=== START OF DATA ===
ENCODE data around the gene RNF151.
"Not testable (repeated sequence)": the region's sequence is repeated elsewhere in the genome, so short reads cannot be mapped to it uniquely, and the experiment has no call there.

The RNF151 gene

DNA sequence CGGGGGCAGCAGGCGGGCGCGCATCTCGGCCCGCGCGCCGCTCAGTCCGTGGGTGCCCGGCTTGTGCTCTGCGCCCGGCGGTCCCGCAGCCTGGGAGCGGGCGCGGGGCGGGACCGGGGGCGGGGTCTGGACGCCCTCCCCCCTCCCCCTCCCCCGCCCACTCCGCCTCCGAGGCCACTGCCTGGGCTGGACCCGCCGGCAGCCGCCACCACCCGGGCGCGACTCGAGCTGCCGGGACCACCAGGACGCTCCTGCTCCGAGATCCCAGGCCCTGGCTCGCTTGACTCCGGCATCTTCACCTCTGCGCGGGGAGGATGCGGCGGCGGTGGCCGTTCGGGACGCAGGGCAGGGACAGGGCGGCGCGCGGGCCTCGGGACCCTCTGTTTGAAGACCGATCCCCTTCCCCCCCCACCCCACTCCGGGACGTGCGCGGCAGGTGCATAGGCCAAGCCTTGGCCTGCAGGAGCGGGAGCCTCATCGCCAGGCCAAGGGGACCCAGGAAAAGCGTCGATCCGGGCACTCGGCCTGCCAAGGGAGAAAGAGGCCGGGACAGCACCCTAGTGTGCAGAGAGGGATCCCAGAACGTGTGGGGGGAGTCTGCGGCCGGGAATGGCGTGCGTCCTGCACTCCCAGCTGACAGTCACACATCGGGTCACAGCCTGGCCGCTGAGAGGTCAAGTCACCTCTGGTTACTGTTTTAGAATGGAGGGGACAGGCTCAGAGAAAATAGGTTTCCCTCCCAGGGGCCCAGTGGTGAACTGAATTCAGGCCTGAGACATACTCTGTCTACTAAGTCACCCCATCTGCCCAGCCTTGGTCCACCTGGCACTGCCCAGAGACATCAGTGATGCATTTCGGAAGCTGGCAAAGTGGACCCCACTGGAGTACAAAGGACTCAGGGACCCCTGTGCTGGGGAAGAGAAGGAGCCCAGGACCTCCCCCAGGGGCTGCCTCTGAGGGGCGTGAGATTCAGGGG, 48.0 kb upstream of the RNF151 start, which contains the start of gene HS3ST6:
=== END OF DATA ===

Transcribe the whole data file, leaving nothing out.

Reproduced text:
ENCODE data around the gene RNF151.
"Not testable (repeated sequence)": the region's sequence is repeated elsewhere in the genome, so short reads cannot be mapped to it uniquely, and the experiment has no call there.

The RNF151 gene

DNA sequence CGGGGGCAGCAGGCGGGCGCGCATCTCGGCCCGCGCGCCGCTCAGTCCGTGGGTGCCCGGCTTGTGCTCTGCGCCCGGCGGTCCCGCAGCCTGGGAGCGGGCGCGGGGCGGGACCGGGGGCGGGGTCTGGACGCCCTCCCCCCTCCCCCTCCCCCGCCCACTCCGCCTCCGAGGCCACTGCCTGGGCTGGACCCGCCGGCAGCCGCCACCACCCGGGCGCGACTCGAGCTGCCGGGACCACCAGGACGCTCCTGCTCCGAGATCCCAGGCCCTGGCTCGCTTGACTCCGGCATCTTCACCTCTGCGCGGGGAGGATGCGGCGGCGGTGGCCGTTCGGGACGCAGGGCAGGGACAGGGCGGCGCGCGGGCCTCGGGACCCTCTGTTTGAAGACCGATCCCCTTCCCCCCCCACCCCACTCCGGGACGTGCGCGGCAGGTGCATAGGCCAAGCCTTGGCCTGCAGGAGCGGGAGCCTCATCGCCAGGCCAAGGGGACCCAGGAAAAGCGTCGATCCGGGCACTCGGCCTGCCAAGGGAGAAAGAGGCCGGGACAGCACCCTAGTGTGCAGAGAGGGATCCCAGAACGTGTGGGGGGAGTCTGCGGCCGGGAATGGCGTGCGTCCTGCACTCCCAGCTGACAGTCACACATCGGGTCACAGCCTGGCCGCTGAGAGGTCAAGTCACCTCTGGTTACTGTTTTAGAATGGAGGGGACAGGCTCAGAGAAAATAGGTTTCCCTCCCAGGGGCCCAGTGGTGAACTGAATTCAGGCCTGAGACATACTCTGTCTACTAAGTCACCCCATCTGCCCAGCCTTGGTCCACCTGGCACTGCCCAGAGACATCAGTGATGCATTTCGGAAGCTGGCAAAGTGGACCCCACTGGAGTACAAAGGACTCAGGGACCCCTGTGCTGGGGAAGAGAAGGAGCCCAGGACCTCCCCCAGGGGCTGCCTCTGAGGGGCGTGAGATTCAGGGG, 48.0 kb upstream of the RNF151 start, which contains the start of gene HS3ST6: